What is the probability of a bit error occuring when reading/writing from/to the latest memory technologies (ssd, hdd, ram) in modern computers? If the same terminology is used in this context as in networking/communication systems, then my question can be rephrased as:

What is the bit error rate(BER) when accessing memory either to read/write in modern computers?

As a follow up question, how do computers deal with such bit errors?

  • \$\begingroup\$ Pull up any harddrive spec sheet and it should list it. \$\endgroup\$
    – DKNguyen
    May 1, 2020 at 20:12
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    \$\begingroup\$ Fairly high. Memory modules (SIMMs,DIMMs) used to have redundant bits for parity and later, error correction. Most commodity ones don't any more, to save a couple bucks, and commodity motherboards don't always support them anyway. If this concerns you, look at high end mobos and ECC memories for servers. They cost extra because it's a niche nowadays. \$\endgroup\$
    – user16324
    May 1, 2020 at 20:19
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    \$\begingroup\$ High enough that any machine used for medical purposes has redundant ECC memory raid hard drives. \$\endgroup\$
    – MadHatter
    May 1, 2020 at 20:21
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    \$\begingroup\$ @MadHatter ECC RAM is what I know; hard drives, not only in RAIDs employ heavy ECC since... I'd guess the mid-90s? So, that's pretty standard. \$\endgroup\$ May 1, 2020 at 20:50
  • \$\begingroup\$ @MarcusMüller You are correct, although I should elaborate that old RAID styles like 5, are no longer used due to the statistical almost guarantee that you'll have a bit error on reconstructing a single hard drive loss. \$\endgroup\$
    – MadHatter
    May 1, 2020 at 22:33

2 Answers 2


Computers handle this by either using software that's designed to blue screen in a controlled manner when critical data structures are corrupted, or by using ECC memory, which stores data with some redundancy to allow a single bit error to be corrected and a double-bit error to be detected with no recourse other than a hard shutdown.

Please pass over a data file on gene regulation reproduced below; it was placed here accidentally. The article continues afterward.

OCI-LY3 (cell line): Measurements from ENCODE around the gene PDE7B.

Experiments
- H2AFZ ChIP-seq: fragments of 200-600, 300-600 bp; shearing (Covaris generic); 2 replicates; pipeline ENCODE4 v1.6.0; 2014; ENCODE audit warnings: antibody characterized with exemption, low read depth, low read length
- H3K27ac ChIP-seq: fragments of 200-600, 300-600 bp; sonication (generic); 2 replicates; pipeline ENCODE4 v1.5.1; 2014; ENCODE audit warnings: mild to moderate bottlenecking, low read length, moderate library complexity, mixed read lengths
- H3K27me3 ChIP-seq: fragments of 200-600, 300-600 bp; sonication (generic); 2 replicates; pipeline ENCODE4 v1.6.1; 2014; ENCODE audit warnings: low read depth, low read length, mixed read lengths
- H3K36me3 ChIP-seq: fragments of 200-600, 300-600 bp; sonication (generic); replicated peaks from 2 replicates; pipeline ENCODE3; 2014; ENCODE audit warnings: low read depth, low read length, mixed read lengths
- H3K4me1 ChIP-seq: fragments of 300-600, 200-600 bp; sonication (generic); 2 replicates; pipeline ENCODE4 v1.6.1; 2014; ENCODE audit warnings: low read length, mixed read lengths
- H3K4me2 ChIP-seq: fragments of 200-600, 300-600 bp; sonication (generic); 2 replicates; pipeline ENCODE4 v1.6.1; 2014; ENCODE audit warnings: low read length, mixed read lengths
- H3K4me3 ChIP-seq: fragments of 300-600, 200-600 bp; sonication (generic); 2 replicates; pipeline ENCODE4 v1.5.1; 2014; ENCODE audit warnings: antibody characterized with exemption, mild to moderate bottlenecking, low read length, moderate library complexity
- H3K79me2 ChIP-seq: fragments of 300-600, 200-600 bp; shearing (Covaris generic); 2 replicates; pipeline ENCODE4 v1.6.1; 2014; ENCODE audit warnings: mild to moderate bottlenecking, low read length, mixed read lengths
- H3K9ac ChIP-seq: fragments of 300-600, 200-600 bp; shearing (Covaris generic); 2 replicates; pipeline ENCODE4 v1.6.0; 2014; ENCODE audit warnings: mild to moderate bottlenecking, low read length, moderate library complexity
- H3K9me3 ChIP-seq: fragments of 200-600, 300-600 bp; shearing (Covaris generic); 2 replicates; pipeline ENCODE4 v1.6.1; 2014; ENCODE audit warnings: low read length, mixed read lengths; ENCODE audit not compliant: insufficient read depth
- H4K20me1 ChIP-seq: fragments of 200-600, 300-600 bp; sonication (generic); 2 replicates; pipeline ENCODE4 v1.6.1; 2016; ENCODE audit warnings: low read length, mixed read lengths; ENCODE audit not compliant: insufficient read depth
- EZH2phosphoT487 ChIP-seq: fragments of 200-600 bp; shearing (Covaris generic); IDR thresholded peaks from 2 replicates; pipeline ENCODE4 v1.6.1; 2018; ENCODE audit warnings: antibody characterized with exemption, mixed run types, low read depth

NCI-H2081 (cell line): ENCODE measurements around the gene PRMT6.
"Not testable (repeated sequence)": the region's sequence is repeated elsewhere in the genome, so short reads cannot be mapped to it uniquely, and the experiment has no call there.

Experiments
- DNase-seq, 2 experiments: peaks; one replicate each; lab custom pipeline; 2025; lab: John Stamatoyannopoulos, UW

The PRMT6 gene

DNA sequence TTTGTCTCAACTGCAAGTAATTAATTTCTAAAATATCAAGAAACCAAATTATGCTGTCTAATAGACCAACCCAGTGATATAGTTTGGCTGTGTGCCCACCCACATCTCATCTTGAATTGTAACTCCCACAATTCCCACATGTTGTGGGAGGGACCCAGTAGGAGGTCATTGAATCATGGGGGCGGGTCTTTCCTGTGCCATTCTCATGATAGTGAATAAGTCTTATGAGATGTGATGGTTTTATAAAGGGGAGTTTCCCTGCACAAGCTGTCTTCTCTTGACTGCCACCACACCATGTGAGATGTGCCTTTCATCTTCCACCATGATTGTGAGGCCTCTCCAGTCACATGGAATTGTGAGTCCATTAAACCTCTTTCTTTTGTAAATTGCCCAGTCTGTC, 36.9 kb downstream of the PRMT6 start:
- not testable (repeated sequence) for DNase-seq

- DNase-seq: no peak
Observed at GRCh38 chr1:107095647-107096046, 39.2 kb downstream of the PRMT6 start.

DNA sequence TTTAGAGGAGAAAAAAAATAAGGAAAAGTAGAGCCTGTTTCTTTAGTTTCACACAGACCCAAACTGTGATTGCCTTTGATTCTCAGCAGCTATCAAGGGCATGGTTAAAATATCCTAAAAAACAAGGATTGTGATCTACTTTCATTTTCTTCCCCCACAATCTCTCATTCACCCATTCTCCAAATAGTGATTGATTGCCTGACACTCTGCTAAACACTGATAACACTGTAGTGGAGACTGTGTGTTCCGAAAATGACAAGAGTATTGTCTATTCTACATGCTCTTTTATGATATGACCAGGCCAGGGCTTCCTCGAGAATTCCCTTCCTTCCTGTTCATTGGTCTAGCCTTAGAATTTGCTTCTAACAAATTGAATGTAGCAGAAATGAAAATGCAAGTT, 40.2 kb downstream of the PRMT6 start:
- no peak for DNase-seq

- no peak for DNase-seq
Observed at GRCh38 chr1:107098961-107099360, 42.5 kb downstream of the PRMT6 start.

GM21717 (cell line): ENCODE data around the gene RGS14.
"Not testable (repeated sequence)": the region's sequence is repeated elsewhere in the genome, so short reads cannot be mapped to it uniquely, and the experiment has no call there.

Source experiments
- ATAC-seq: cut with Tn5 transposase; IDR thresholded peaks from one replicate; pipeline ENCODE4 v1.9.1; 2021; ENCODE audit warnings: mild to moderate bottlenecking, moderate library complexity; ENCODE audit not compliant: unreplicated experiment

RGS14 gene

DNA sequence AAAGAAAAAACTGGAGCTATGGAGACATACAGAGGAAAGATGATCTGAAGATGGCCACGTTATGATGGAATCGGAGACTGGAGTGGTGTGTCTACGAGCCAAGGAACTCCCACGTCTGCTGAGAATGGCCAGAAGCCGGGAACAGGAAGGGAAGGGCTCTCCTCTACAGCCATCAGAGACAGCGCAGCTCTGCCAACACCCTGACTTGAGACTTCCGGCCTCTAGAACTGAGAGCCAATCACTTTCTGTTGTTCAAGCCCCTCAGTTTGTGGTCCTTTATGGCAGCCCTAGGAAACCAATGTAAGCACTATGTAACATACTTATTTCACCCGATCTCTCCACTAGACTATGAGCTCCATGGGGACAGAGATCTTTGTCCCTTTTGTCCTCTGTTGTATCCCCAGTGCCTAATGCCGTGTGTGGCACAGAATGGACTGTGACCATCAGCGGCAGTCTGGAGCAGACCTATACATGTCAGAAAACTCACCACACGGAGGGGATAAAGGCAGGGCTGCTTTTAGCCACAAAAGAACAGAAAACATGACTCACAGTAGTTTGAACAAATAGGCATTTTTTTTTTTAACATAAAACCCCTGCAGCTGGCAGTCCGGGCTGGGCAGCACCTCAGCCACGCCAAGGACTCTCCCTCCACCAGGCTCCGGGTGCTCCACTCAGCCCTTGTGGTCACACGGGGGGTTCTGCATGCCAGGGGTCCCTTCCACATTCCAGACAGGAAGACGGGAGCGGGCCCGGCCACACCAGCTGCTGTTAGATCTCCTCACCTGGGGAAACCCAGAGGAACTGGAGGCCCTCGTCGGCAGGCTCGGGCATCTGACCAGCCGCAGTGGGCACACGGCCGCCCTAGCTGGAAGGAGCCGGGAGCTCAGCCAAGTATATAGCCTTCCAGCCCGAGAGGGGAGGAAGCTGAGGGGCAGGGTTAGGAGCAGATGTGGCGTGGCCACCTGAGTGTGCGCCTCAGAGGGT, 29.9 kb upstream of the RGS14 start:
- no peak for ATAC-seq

There is some literature analyzing the actual numbers in the context of datacenters. One study tracks the number of dectected-and-corrected errors, showing that, at scale, 2% of machines encountered a recoverable (typically single-bit) ECC fault, while a tiny number encountered unrecoverable (double-bit) faults.

Google tests, shown on slide 11 of this slide deck, reported that 32% of machines would report a correctable per year, while around 1.3% reported uncorrectable errors.

However, it is almost certainly incorrect to consider these bit errors as a randomly-distributed error rate (like you would for an AWGN communication channel). Because DRAM may experience manufacturing imperfections, in practice 20% of servers contribute 90% of the errors, and errors are also likely clustered in time. Google reports strong clustering and age-dependence for their correctable errors, while uncorrectable errors have anomalous behavior (Google HW ops will pull RAM for replacement as soon as an uncorrectable rror arises, according to the paper).

This makes it difficult to compute a meaningful bit error rate that could be expected of any one random computer. There are also other issues with extrapolating these values, since enterprise customers with ECC RAM are going to have very different supply chains, parts, and workloads than home computers. Furthermore, if ECC RAM is made with a different grade of chips than non-ECC ram, then there will be a systematic bias because most of these large-scale studies come from ECC-RAM-based datacenter fleets.


Notice how computers tend to fail, as the bypass capacitors age, because of higher and higher ripple voltages.

Keep that computer COOL, if you want reliable computing.

  • 2
    \$\begingroup\$ Whilst this may be correct advice, it doesn't answer the question as stated, and isn't useful to other readers who may come across this question by searching for a query similar to its title. \$\endgroup\$
    – nanofarad
    May 2, 2020 at 1:40
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    \$\begingroup\$ Also just keeping a computer cool does not necessarily mean it will work better. \$\endgroup\$
    – MadHatter
    May 2, 2020 at 13:23

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